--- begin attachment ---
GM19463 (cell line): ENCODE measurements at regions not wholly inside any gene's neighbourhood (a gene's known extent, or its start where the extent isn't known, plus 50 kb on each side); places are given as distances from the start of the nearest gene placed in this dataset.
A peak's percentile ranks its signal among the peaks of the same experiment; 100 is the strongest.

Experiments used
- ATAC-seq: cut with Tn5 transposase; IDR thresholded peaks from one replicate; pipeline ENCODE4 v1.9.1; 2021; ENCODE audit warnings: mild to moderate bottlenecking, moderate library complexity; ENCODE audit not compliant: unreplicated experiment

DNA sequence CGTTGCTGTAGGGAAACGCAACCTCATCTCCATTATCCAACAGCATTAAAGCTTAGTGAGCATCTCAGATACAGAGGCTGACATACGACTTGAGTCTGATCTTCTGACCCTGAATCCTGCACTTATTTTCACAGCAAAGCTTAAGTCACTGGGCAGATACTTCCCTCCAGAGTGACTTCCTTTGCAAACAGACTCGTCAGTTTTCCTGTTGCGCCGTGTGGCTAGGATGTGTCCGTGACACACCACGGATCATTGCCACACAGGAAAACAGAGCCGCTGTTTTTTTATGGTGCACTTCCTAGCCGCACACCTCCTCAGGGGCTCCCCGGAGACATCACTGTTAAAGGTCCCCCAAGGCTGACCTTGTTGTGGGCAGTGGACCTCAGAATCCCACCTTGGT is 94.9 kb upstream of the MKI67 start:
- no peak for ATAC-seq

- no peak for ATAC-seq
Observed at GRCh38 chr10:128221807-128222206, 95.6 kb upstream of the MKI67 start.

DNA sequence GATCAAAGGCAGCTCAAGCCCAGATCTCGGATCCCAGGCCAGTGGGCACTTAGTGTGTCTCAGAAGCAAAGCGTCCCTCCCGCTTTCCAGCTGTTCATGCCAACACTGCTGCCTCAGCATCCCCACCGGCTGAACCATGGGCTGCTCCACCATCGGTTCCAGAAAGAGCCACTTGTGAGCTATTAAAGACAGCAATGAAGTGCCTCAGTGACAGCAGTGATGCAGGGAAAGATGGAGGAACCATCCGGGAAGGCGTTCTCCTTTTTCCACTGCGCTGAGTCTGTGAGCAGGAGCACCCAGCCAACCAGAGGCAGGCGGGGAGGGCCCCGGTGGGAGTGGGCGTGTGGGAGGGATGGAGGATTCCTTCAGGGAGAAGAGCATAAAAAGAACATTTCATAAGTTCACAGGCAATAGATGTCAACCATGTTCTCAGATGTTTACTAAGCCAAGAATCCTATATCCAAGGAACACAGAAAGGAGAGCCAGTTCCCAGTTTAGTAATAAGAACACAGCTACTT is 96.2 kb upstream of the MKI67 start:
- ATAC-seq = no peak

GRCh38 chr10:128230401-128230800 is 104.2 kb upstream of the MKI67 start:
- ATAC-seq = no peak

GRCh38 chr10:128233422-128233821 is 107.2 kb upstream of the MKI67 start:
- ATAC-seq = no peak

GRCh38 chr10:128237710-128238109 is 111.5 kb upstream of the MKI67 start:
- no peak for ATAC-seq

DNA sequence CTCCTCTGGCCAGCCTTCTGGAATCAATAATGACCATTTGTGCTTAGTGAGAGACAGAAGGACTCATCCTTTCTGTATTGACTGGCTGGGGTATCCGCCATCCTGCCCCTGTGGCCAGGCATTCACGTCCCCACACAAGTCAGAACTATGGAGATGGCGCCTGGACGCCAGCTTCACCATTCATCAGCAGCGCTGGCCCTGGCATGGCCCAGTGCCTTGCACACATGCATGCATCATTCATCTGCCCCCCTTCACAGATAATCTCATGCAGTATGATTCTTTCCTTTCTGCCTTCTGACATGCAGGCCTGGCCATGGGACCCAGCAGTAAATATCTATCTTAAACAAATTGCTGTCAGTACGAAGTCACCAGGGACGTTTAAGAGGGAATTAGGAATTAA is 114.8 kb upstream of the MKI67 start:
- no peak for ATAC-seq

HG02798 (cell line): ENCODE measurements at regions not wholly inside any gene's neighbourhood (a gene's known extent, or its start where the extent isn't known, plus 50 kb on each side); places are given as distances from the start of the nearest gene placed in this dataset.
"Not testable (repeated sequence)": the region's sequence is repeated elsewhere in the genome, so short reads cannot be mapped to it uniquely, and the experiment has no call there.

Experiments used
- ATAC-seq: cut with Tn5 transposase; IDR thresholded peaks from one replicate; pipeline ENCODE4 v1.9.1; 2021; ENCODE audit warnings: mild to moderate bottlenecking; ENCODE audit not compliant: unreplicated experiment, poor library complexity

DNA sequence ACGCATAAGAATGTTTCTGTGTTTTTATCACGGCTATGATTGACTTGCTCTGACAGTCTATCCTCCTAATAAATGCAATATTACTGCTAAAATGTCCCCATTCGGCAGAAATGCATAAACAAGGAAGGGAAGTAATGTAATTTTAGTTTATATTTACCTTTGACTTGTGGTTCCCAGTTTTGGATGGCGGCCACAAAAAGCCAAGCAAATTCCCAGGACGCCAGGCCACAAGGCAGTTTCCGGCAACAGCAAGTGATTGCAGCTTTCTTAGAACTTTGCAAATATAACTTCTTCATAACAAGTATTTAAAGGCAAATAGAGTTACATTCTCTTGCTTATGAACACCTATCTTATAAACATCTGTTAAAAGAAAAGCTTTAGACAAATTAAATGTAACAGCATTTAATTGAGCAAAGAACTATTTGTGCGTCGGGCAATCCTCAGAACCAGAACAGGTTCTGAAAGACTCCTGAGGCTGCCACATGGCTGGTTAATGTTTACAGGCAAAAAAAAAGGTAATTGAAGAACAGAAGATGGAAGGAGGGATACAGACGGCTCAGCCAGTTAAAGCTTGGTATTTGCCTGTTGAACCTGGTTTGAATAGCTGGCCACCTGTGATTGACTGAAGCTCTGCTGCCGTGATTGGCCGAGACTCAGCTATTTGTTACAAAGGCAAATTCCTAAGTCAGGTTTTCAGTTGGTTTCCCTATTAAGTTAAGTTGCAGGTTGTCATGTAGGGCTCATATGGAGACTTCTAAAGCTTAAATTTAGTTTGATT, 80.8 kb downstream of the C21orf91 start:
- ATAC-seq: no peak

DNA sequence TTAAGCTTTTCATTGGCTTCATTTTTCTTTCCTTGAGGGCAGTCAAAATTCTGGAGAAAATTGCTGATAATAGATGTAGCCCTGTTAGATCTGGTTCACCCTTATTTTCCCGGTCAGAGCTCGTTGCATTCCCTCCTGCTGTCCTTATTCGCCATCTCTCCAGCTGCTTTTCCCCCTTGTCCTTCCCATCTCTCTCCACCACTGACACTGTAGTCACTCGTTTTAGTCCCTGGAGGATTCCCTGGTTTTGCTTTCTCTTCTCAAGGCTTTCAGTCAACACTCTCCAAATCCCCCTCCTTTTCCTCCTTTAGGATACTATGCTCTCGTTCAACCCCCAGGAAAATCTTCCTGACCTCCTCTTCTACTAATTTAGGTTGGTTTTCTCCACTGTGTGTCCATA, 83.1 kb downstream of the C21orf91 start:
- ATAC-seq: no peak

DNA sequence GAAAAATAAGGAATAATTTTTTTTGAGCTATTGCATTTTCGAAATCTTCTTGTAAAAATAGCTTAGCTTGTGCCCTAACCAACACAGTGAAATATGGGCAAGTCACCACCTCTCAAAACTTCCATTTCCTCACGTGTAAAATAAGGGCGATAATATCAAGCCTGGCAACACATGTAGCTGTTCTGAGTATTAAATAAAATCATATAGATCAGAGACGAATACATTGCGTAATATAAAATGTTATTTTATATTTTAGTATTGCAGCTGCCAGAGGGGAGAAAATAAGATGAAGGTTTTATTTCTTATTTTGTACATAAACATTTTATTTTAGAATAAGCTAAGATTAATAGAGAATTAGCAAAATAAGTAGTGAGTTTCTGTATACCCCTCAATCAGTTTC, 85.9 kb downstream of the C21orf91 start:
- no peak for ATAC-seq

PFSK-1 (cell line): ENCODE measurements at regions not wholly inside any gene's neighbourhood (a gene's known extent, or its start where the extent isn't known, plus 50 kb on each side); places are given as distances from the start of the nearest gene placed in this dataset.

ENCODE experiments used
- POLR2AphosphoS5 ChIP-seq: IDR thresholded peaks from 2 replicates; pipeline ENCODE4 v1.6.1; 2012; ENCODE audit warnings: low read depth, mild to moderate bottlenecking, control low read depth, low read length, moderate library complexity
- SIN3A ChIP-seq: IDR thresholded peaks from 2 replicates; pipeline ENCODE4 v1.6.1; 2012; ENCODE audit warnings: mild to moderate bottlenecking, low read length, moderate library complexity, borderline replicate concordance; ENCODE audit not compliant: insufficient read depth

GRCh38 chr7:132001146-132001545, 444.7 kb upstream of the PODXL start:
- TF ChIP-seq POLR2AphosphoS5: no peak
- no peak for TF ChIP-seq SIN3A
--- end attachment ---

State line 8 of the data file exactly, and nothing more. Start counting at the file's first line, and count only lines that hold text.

Observed at GRCh38 chr10:128221807-128222206, 95.6 kb upstream of the MKI67 start.